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Jill Blavet

Learning from nature was an experience I had first-hand on my trip to South Africa, rich in biodiversity and classified as a megadiverse country. Here, I dove with Great White Sharks, swam with penguins on shore, saw elephants on a walking safari, and over 28 wild animal species on a game drive. A learning experience from every encounter, but the main highlight from this trip was without a doubt, what a herd of elephants taught me.

My walking safari, where I was fully immersed in the natural environment, gave me a brand new perspective on the relationship between humans and nature. In the past, I have been in nature, but this time it felt different like I was part of that element that makes life work – I felt the life force in and around me. The rolling clouds produce water droplets and get absorbed by soil that grows crops, which are nurtured by the sun’s rays that transform into energy so that all living creatures can stay alive, creating a perfect cycle of life. When I was on the nature reserve, I felt as though it was still possible for humans to take the role that all creatures naturally take: sustaining the ecosystem instead of disrupting it. Being on a nature reserve allowed me to get in tune with my animal instinct, which many of us seem to have forgotten.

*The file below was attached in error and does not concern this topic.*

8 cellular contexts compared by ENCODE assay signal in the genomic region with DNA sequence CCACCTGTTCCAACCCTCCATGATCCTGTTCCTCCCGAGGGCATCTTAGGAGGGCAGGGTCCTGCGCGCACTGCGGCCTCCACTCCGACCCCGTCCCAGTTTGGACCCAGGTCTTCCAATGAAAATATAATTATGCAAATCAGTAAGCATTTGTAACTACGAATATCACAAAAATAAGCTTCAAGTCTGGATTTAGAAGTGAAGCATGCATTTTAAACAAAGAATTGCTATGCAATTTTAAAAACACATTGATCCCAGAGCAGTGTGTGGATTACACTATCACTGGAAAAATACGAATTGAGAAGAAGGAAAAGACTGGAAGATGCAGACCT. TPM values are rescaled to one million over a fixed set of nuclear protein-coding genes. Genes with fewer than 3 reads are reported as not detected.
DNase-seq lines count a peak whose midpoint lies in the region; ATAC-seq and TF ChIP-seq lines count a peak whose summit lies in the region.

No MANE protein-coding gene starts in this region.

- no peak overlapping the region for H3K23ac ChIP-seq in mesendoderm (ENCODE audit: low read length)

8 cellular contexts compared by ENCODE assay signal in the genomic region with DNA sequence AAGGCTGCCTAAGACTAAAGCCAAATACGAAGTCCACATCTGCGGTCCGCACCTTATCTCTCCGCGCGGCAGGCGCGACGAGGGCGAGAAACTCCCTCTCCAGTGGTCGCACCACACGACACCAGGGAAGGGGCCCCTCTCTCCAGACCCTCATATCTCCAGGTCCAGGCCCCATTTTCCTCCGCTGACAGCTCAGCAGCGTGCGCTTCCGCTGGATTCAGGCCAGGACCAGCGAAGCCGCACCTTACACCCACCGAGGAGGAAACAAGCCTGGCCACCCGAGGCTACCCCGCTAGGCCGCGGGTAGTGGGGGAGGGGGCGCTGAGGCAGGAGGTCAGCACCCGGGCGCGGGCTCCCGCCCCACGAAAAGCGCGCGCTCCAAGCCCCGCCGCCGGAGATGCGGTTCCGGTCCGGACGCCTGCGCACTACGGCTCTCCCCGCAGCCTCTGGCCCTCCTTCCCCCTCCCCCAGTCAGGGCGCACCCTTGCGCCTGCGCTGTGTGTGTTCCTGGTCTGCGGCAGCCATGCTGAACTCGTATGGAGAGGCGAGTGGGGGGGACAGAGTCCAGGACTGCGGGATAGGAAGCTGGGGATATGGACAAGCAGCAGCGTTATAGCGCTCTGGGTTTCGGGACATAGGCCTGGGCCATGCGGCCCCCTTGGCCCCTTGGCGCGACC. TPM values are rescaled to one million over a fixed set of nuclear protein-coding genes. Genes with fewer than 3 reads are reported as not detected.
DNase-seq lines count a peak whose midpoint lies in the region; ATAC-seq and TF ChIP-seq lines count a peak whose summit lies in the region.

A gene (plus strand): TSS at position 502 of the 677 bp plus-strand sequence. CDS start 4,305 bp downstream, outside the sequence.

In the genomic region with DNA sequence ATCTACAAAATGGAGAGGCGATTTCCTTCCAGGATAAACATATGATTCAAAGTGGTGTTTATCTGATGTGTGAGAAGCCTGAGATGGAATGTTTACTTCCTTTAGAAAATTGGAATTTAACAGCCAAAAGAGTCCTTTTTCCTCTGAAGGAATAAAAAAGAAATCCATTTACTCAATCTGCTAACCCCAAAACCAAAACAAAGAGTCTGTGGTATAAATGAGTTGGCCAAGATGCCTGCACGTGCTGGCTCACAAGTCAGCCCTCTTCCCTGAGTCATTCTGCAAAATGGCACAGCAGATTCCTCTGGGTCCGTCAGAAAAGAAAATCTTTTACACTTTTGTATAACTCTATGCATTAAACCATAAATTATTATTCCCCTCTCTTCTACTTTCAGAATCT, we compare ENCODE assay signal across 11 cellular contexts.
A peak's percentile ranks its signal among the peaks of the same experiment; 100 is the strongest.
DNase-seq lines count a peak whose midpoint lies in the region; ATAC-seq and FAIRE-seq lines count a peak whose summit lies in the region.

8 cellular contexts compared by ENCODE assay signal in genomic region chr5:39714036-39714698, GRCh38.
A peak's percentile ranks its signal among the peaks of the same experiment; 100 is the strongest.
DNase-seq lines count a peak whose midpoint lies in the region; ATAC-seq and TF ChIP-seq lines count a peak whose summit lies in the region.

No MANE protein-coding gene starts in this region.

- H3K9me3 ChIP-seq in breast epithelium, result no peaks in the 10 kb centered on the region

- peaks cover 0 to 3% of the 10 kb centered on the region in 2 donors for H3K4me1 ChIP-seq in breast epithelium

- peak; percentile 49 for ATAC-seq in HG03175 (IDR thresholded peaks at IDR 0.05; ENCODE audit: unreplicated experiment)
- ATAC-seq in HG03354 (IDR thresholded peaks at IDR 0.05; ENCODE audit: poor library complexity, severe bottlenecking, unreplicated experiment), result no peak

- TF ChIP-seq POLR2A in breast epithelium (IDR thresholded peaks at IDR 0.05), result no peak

As I was having lunch on top of a mountain rock under the bright sun, surrounded by diverse orange and green tones of wild South Africa, I couldn’t help but notice a herd of elephants guiding a calf with their trunks as he or she was stuck in the mud, unable to take the next step. After several trials, the group of elephants managed to assist the baby elephant to escape the mud and continue on. With strong family values and a great deal of resilience, elephants have an extraordinary survival mechanism, having been on Earth for around 55 million years – elephants showed what collaboration, persistence and compassion look like in action.

Where collaboration comes naturally for elephants, modern humans tend to need to be taught how to be collaborative. This, in my opinion, is partially due to humans being cut off from each other, where traditionally we had smaller units of families living together and working together in order to survive. However, it is more evident now than ever before that there is a global need for us all to connect, collaborate and develop a sustainable future.

There is so much more that we can all learn from the wild: from trusting your instinct to living sustainably and making the most of every moment! Find out how you can visit one of the GVI hubs across 15+ countries, TRAVEL sustainably, and connect with your animal instinct while learning from and about marine life & wildlife!

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